On April 2nd, 3rd and 4th Joy Division gave four concerts in three days in London. These took their toll on the band, and particularly on Ian who suffered an epileptic fit on stage. On April 7th Ian took a drug overdose, possibly a genuine suicide attempt or possibly a cry for help. His illness and other stresses were getting on top of him and he had even talked about leaving the music business. He was due on stage the next night but was clearly unfit. After two more gigs Ian was forced to take a break to recuperate.
Some live performances scheduled for April and May were cancelled, although the band were able to record the promo video for Love Will Tear Us Apart. The band refused to mime to the record, so the editors were left to match video footage of their live performance to the music.
On May 2nd Joy Division played what was to be their last gig at Birmingham University. Luckily that concert was taped and can be found on the second half of the Still double album. This was the only public performance by Joy Division of a new song called Ceremony, leaving to posterity a fragment of a lost masterpiece.
On May 18th 1980, two days before Joy Division were due to leave for America, and two months before his 24th birthday, Ian Curtis committed suicide. He returned to his home in Macclesfield, persuaded Deborah to stay the night at her parents' house, watched Stroszek (a film by Werner Herzog), listened to Iggy Pop, then hanged himself. Many reasons have been advanced for his suicide: depression caused by his epilepsy or by the drugs he was taking to control it, the break-up of his marriage, worries about the American tour, or a morbid desire to emulate those of his heroes who had died young.
Afterwards: The Eternal
|Where will it end? Where will it end?|
This story ends on 29th July 1980, almost exactly four years after it began, when Barney, Hooky and Steve gave their first performance without Ian at Manchester's Beach Club, and a new order began ....
In the months following Ian's death, Closer was released and climbed into the top ten album chart. By June 1982 the album had sold 250,000 copies. Love Will Tear Us Apart reached number 13 in the singles chart. In September 1980 Factory released Atmosphere as a single (after releasing it in the US as the B-side of She's Lost Control).
1981 saw the release of the double album Still, which included a variety of unreleased studio material (with some of the tracks over-dubbed by the surviving members of the band) and the live recording of Joy Division's last concert. The album title is thought to be a reference to bootlegging.
Despite their artistic success, the band did not become rich during Ian's lifetime, and Deborah Curtis had to work to pay the household bills. Factory did not pay advances to their artists, but instead offered them a 50/50 split of the profits. So the royalties did not begin to roll in until much later. As Factory's ideas on record promotion ranged from the eccentric to the abysmal, Joy Division's commercial success did not match their critical acclaim.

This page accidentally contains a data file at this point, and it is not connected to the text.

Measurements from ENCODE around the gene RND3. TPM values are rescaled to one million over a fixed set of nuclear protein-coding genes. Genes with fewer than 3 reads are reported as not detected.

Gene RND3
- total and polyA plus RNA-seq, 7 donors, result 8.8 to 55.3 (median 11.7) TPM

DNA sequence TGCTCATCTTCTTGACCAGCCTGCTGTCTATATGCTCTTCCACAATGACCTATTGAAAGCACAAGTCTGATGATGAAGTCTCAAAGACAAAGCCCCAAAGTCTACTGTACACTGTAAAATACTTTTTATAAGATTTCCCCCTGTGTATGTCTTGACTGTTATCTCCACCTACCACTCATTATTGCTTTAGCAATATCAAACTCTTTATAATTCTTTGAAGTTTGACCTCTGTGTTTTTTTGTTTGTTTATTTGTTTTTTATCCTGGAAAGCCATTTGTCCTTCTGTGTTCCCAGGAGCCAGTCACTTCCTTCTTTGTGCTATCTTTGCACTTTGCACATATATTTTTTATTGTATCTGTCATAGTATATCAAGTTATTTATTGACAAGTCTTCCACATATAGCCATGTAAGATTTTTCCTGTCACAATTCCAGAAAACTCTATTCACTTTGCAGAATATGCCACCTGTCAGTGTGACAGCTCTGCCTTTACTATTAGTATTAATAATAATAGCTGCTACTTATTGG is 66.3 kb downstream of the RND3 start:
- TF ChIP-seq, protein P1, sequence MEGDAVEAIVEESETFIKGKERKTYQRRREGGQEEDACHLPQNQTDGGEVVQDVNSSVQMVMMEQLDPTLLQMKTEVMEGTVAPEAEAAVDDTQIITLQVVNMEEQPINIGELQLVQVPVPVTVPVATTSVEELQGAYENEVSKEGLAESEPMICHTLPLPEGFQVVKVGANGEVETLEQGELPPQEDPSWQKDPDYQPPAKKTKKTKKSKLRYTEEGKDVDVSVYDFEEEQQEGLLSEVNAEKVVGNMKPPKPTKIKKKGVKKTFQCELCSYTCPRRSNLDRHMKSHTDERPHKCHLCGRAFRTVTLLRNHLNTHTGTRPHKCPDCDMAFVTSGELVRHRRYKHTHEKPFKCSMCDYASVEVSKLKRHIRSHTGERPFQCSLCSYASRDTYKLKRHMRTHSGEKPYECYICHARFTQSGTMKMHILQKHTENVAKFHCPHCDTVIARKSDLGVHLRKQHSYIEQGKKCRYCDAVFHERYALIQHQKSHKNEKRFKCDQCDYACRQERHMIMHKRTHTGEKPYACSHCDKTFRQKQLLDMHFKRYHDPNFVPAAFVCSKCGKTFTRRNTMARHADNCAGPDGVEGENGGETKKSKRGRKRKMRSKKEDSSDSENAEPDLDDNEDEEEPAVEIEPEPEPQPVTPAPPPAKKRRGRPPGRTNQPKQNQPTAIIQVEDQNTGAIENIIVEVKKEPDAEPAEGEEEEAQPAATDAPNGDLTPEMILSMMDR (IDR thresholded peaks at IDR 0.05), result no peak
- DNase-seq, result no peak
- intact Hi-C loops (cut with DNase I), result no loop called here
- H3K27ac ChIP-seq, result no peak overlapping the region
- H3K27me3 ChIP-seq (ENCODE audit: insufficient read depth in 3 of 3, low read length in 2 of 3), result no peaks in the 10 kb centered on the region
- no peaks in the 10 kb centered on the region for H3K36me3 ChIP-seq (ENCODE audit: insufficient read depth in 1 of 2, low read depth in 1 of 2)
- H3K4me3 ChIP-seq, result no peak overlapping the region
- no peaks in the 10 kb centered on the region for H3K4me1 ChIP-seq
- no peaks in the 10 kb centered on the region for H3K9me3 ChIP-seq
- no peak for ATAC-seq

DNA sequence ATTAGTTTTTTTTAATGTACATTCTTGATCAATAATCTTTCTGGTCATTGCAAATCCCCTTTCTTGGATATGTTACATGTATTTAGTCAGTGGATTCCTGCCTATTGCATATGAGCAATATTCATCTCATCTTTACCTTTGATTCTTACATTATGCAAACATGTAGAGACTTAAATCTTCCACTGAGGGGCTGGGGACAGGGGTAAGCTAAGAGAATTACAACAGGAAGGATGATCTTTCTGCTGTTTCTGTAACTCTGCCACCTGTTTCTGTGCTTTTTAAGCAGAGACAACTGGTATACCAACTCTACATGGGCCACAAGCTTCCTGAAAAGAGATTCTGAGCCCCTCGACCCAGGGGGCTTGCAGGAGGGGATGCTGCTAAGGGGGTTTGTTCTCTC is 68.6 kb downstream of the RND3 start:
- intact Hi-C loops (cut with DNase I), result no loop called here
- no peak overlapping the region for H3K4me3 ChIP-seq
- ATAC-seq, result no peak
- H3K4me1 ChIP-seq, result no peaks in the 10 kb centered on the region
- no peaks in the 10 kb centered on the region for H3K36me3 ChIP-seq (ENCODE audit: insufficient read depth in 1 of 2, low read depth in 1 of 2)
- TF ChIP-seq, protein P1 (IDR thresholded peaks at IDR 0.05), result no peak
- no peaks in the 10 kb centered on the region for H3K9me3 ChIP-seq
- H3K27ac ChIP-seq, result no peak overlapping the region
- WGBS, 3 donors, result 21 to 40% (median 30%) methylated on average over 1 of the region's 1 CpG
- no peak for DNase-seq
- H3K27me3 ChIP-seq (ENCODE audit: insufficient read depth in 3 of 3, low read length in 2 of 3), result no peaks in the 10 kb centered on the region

In 1988 Factory released a compilation album called Substance and re-released Atmosphere. The two Peel Sessions also became available on record. In 1992 Factory Records folded, and the rights to the Joy Division back catalogue were purchased by London Records. All the Factory albums were re-released in 1994 and are still selling.
The surviving members of the band found more fame and achieved more record sales as New Order, but still managed to lose money from their involvement with Factory and the Hacienda Club. Their musical tastes had also evolved to the point where little was left of the Joy Division sound. After dominating the dance music scene in the 1980s, New Order went quiet while the band members undertook solo projects, having hit records with Electronic and Monaco.
A new Joy Division compilation called Permanent was released in 1995. Also in 1995, Love Will Tear Us Apart had another Top Twenty outing as a single, and Deborah Curtis published a book about her life with Ian. In December 1997 London Records released a 4-CD boxed set entitled Heart and Soul. This contains all of Joy Division's main studio recordings, and a selection of live material and rarities.
New Order later re-united, but lost their manager Rob Gretton, who died in May 1999. Tony Wilson also continued in business, attempting to revive the Factory name, and more Joy Division records have been released. NMC issued two live concert albums, from Preston and from Les Bains Douches. In 2001 the Complete BBC Recordings became available on CD, and the Heart and Soul boxed set was finally released in the US.
In 2002 Joy Division were among the artists portrayed in a feature film called 24 Hour Party People. Part fact and part fiction, the film is based on Tony Wilson's experiences with Factory Records and the soundtrack naturally features Joy Division. In July Joy Division's BBC Recordings were packaged with a New Order BBC concert under the title Before and After. The "before and after" theme continued throughout 2002, with New Order regularly featuring Joy Division songs in their live act.
The 25th anniversary of Ian's death in 2005 was marked by a number of events in Manchester and the surrounding area. A new biography of Ian Curtis, by Mick Middles and Lindsay Reade, was published in 2006. A feature film portraying Ian's life was commissioned, based on the earlier biography by Deborah Curtis. Called Control, the film was directed by Anton Corbijn and was released in 2007, accompanied by a soundtrack album. The renewed interest in Joy Division and the Factory era was stimulated by the record companies, with another flurry of commemorative releases and a video documentary, but sadly it coincided with the death of Tony Wilson in August 2007.
In 2011 Peter Hook and his new band The Light started touring with an act based on live versions of Joy Division songs, and some of these performances have been recorded and released. So with the continuing interest in Joy Division and their music, it is clear that this story did not really end back in 1980. Although Joy Division have not performed together for many years, their story, like their music, continues still ...